Minnesota Gov. Mark Dayton recently vetoed a tax-relief package for Minnesota businesses. He believes that making the state more business-friendly will hurt other citizens - homeowners - and could worsen future budget deficits. If that is the case, then why not work with the Legislature to get tax breaks to homeowners, and start looking for more ways to trim state government so that there are no deficits?
The tax-relief plan backed by the Republican-led Legislature would have created a statewide freeze on business property taxes and relaxed some company sales tax rules, all in an attempt to spur business growth, and therefore new hiring. The bill may have had a flaw in relying on current state reserves to "pay for"?it. But we have to ask: Whose money is it, anyway? There is an entity called the state of Minnesota, but that entity is empowered by the people who pay the bills, namely the citizens. If their money is returned to them, that does not "cost" the state anything. The state itself is not an enterprise separate and above those it serves.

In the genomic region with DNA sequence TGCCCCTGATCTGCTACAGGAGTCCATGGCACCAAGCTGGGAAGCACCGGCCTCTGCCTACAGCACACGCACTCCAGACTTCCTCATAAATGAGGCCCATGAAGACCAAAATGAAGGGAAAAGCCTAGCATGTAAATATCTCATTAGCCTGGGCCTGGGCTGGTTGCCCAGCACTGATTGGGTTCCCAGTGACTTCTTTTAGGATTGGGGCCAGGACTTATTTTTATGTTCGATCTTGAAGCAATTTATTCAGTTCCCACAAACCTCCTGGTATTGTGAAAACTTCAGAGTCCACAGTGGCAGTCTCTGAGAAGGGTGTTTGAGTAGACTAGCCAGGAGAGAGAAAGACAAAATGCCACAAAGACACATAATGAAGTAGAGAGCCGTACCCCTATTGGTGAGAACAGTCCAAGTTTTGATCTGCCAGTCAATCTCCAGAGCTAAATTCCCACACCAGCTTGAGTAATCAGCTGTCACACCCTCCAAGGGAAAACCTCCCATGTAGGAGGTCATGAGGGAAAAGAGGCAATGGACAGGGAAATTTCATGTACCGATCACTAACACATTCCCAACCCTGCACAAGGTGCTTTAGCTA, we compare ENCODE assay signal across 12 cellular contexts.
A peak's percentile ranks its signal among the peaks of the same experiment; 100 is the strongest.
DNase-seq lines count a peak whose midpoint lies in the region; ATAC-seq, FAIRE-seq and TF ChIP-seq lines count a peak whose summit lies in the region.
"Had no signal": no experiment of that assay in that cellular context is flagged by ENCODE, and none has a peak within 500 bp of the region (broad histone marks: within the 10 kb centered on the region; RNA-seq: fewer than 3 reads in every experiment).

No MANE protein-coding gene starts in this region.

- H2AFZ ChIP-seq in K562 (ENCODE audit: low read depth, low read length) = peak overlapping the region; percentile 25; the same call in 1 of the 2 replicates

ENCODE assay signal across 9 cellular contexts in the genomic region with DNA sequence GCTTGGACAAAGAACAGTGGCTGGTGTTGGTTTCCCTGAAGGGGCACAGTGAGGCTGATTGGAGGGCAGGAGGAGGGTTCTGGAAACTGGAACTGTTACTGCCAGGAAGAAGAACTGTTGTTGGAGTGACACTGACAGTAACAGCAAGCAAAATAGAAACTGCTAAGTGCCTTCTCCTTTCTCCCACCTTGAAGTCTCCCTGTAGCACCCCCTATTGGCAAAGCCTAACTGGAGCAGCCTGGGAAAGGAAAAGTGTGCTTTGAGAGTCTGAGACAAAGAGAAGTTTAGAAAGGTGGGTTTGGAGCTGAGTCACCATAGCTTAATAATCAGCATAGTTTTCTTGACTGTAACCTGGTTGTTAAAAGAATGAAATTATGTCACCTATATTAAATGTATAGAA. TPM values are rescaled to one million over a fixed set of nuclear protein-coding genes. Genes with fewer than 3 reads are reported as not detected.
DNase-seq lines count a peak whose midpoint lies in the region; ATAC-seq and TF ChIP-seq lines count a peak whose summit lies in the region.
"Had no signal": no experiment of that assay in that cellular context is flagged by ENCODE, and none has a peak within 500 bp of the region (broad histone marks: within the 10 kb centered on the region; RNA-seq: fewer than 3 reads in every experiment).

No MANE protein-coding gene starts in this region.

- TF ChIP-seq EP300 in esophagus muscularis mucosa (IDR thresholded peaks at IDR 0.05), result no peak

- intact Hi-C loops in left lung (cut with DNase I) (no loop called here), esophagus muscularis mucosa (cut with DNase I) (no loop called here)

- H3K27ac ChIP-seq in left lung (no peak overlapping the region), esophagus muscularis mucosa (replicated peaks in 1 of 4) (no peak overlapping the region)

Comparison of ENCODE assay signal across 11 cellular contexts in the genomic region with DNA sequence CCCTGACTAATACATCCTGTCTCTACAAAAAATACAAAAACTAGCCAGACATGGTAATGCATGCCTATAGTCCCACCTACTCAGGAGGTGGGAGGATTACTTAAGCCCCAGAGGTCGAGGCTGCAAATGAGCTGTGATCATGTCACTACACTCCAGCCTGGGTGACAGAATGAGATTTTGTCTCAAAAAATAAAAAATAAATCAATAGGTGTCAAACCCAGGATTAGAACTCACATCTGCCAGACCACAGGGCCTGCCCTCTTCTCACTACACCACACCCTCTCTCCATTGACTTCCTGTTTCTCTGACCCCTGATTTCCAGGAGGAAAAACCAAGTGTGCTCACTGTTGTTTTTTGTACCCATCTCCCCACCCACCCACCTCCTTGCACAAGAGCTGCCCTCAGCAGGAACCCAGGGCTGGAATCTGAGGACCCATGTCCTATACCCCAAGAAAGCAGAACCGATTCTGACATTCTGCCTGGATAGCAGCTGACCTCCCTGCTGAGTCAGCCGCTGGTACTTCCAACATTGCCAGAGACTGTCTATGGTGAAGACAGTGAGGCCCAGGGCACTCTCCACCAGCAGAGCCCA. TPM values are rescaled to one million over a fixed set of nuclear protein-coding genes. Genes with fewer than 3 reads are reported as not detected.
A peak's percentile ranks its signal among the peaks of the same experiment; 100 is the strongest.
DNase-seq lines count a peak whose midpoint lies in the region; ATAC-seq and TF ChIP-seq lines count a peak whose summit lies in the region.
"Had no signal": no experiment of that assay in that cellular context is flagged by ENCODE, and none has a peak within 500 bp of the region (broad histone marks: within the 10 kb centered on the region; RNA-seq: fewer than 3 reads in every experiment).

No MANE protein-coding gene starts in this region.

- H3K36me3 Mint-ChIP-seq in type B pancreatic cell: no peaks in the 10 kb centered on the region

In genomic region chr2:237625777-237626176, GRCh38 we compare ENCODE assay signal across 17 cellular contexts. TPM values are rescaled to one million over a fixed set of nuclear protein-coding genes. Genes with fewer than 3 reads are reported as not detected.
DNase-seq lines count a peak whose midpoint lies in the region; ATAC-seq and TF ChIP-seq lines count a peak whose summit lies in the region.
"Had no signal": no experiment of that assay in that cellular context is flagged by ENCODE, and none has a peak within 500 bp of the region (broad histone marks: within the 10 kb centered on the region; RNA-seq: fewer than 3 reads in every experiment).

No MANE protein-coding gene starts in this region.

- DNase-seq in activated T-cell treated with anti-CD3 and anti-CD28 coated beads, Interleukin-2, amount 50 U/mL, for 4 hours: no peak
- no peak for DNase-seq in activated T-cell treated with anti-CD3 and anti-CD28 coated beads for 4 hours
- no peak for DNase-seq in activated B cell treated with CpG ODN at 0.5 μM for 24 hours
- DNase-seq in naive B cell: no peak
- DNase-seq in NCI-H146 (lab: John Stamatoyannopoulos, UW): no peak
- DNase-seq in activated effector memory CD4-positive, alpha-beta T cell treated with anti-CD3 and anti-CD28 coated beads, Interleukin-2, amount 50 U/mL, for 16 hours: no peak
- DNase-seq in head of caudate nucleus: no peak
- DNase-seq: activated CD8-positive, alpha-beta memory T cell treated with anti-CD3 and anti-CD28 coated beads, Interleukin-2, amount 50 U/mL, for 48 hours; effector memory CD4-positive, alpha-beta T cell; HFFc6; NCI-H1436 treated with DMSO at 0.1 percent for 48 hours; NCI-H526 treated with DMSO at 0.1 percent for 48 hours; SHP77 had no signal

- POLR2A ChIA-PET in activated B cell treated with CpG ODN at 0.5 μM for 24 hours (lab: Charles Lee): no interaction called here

Dayton, of course, believes just the opposite. He wants a bigger state that does more, taxes more, spends more and involves itself deeper in all of our lives.
The governor can redeem himself, of course. He just has to get serious about opening up opportunity in Minnesota by working with lawmakers to relieve burdens on business. We thought that was something the governor understood when he helped in the effort to speed up regulatory reviews so projects can begin faster. Dayton needs to stop thinking in terms businesses being somehow pitted against others in the state. If Minnesota businesses prosper, we all benefit.